- 17 oz all purpose flour, (I use King Arthur. If you use a different brand with a lower protein content, you may have to reduce the amount of water by 1/2 oz or so)
- 2 teaspoons active dry yeast
For the Swirl
- 3/4 cup tahini
- 3/4 cup granulated sugar
- 1 egg, , well beaten
- white sesame seeds for sprinkling
For the Dough
- In the bowl of your stand mixer, whisk together the water, honey, tahini, oil, eggs and salt.
- Add all the flour on top of this mixture and then top with the yeast.
- Attach the dough hook and mix on low speed until the dough comes together. It may seem a little wet, but just give it some time.
- Once there is no more loose flour in the bowl, increase the speed to medium low and knead for 7 minutes. Do not add any flour yet. Be patient.
- Look in the bowl with the mixer on. There should be no dough sticking to the sides of the bowl. There may be a spot in the very bottom of the bowl, maybe 1 1/2" in diameter where the dough is sticking. If that's what you see, you're good. Feel the dough. If it is soft but not sticky, you're good.
- Only if the dough feels a little dry or is not sticking in the bottom of the bowl even a little bit, add another tablespoon of water. If the dough is sticking in the bottom of the bowl more than in a small circle, add a tablespoon of flour. Don't do any more than that. Take a deep breath and trust that all will be well.
- Whether or not you needed to add water or flour (I have given you the measurements that made perfect dough for me. You may have to adjust by a tiny bit), let the dough knead for another 5-7 minutes until it is smooth and when you pull on a piece of it, it stretches out farther than you think it should be able to. The dough will feel a tiny bit grainy because of the tahini. Otherwise, it will be smooth and gorgeous.
- Form the dough into a ball, and oil the top of the ball. Cover with a towel and let rise in a warm place until doubled, about 2 hours.(To make a "warm place," I boil water in the microwave and then move the mug of hot water to the back corner before shoving the bowl inside and shutting the door.)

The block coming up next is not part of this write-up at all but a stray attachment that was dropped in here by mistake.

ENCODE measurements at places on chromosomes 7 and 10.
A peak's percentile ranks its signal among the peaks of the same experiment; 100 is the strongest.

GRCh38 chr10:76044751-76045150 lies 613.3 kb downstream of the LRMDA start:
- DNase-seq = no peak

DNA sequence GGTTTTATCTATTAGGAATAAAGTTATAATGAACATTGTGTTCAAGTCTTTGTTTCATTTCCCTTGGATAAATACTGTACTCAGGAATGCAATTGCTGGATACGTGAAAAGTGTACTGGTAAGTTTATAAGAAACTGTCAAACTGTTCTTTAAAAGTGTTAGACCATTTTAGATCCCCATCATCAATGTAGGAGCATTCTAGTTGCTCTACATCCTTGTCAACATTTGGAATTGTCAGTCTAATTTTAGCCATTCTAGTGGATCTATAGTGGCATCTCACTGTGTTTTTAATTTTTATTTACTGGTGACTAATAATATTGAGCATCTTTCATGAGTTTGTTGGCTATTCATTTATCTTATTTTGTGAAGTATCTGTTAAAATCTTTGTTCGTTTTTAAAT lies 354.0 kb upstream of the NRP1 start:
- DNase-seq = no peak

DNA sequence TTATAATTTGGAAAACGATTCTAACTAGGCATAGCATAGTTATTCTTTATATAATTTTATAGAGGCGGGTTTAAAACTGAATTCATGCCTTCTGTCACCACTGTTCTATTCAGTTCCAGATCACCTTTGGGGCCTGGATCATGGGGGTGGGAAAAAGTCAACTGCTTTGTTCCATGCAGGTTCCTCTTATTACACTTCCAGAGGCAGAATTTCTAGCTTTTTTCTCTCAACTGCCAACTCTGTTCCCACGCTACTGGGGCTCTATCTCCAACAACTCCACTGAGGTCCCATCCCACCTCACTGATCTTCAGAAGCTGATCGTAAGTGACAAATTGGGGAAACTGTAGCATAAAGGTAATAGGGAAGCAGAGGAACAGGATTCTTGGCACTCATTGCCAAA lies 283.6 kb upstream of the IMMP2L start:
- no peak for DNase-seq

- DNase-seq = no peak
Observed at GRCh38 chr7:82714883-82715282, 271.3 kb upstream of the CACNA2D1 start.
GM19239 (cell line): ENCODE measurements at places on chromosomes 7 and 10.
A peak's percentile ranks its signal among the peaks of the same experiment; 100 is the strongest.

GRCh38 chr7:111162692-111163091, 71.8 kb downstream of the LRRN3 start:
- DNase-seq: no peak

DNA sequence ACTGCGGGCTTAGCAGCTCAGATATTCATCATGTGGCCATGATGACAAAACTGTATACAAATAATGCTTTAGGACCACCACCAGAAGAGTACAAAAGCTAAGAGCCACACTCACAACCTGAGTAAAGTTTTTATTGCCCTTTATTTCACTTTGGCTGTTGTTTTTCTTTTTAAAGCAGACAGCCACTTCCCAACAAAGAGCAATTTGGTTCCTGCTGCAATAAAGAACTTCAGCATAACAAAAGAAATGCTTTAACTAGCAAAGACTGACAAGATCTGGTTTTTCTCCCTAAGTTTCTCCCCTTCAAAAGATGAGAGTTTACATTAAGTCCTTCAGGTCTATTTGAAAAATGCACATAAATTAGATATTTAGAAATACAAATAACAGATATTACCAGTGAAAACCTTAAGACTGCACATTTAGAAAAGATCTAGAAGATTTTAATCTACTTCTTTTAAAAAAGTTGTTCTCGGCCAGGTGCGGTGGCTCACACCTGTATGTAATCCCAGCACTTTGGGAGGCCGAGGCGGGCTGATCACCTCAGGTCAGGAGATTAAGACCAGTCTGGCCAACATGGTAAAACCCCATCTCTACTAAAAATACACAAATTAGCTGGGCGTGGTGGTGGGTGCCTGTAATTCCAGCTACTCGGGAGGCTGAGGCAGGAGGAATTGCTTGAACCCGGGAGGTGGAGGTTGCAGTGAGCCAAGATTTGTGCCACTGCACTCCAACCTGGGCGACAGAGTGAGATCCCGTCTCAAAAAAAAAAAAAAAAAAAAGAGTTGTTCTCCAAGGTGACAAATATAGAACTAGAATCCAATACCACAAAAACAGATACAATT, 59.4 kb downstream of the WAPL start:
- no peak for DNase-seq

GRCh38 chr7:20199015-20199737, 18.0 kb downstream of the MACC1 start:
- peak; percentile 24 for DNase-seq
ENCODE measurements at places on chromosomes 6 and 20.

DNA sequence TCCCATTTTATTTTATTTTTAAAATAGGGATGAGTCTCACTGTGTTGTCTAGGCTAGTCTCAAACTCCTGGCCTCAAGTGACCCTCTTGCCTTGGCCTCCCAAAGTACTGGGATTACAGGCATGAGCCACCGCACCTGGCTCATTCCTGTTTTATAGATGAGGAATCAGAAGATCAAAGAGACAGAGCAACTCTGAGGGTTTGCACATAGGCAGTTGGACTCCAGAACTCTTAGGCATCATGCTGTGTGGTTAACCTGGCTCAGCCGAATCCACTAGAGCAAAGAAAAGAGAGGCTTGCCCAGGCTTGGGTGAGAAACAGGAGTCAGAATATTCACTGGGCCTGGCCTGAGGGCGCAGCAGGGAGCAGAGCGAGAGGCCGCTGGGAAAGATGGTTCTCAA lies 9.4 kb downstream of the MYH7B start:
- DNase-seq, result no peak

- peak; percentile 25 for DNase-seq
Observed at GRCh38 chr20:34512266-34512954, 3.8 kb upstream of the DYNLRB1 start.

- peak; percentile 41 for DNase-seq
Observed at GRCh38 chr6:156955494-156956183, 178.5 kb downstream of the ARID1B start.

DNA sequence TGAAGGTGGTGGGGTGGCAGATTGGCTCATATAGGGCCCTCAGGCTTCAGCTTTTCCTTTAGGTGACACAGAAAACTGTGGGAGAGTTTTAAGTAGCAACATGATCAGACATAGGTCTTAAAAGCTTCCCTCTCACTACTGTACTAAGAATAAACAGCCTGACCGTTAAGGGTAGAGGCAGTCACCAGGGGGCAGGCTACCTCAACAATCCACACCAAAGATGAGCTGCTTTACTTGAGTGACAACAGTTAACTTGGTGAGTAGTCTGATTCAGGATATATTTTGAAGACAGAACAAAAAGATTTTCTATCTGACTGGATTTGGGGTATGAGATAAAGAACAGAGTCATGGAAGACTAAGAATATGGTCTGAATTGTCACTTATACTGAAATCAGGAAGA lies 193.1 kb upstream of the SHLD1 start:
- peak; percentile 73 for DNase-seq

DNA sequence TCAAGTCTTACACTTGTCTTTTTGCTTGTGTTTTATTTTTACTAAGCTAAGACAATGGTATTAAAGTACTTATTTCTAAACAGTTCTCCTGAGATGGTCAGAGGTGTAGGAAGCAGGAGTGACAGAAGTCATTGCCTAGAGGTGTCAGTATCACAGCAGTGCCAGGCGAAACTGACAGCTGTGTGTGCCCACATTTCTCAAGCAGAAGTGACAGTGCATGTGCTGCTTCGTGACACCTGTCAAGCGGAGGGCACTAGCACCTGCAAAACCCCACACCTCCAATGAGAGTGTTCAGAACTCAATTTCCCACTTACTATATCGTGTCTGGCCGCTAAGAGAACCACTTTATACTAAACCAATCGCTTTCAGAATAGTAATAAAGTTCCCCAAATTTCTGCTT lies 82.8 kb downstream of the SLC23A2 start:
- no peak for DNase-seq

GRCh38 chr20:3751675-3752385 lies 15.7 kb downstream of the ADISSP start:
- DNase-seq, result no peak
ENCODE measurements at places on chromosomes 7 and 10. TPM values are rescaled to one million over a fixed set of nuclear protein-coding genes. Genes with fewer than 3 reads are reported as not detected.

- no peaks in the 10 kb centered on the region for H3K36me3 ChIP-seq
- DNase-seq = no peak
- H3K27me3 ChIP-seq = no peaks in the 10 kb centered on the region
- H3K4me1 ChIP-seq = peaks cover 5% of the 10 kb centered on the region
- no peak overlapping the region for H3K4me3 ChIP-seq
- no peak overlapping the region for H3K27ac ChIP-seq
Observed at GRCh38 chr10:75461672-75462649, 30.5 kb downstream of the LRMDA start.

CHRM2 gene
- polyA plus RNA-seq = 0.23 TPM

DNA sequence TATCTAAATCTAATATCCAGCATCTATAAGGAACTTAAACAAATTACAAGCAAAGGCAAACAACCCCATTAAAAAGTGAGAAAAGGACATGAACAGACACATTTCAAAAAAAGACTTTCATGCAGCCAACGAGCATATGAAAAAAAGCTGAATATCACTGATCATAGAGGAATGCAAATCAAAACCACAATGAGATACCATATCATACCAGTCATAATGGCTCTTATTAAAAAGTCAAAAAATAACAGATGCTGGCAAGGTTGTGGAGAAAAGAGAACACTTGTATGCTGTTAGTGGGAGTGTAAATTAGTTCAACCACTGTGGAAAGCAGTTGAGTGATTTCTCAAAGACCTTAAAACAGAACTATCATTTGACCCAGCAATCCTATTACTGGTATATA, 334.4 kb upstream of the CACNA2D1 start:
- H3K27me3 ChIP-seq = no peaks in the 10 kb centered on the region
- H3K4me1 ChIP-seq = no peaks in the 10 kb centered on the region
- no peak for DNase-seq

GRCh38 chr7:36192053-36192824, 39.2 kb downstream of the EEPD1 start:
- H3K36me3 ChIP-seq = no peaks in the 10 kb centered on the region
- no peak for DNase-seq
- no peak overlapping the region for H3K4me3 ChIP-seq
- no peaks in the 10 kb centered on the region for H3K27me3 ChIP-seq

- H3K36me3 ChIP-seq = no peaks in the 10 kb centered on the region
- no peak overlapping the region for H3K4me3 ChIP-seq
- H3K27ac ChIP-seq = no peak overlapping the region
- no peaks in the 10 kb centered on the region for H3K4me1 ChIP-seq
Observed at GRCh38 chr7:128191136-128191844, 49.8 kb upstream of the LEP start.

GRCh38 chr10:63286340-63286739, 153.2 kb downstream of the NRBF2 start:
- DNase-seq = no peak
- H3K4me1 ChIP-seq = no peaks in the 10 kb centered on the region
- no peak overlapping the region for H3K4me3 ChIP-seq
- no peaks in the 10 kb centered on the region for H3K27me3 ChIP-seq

- (Optional Second Rise: Once the dough has risen, press out all the gases, give it a couple of kneads by hand to redistribute the yeast, then reform into a ball. Oil it a bit then cover again and let rise in a warm place until doubled again. This time should only take about 1 1/2 hours or so.)
- Press out the gases and then roll out the dough into a rectangle about 20-24" long and maybe 8" wide.
- Evenly spread the tahini mixture onto the dough, leaving about 1" of space on one long end and 1/2" on the sides.
- Starting from a long end, roll the dough up into a cylinder and pinch the seam really well to seal.
- Cover with a towel or plastic wrap and let rest for about 10 minutes.
- Roll the dough cylinder gently to lengthen it to between 28"-30" long. Letting the dough rest will make it easier to do this. Again, cover and let rest for about 5 minutes before coiling it up, seam side down. Tuck the end of the dough under the coil. Cover and--you guessed it--let rest for another 5-10 minutes.
- Roll fairly gently with a rolling pin to flatten the coil just a bit. Place the coiled dough on a piece of parchment paper. Oil the top, cover it and let rise in a warm place until puffy, about 45 minutes.
- Meanwhile, preheat the oven to 375F. If you have a baking stone, place it on the middle rack and let it get good and hot. Preheat the oven for at least 45 minutes before baking.
- When the dough is puffy, brush it very well with the beaten egg (twice to get a very dark and shiny crust) and sprinkle liberally with sesame seeds.
- Slide the seeded dough, parchment and all, onto the baking stone. Bake for 25 minutes.
- After 25 minutes, it should be a very deep, nutty brown.
- Tent the bread with foil and continue baking for another 20 minutes or so, or until the internal temperature is 195F-200F.
- Let cool on a rack until at least warm. Don't slice it hot, though, or you'll end up with a gooey mess.
- Taste the magic.
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Nutrition InformationYield 12 Serving Size 1/12 loaf
Amount Per Serving Calories 396Total Fat 17.4gSaturated Fat 2.8gCholesterol 27mgSodium 269mgCarbohydrates 53.9gFiber 3.3gSugar 18.6gProtein 9g
I will leave you with a few more photos, just to make sure you’re good and hungry. Please make this bread. Toasted, it is especially divine!
Enjoy this sweet challah bread recipe at your next celebration!
Thanks so much for spending some time with me today.
Have a lovely day.
What Others Are Saying...
Fabulous and I am so trying this! I know tahini is supposed to be excellent swirled into bread but I have never tried it but I have fallen in love with your beautiful Challah so now I will! And Jewish? Yes!
Jennifer Field says
Hooray! You will be so happy (I’m pretty sure)! =)
Yum!! Round loaves perfect for the Holidays! Am definitely making this for Sukkot! In fact, I think I will practice ahead of time just to make sure my stash of yeast is up to the challenge!!
Jennifer Field says
Practice makes perfect! And lots of bread! =)
Betsy @ Desserts Required says
Gorgeous, gorgeous, gorgeous! I know this will make a beautiful and delicious addition to everyone’s Rosh Hashanah table!
Working on it now. I don’t think my yeast stash was up to the challenge but I am forging ahead!!
Jennifer Field says
Saw your photo–it turned out beautifully!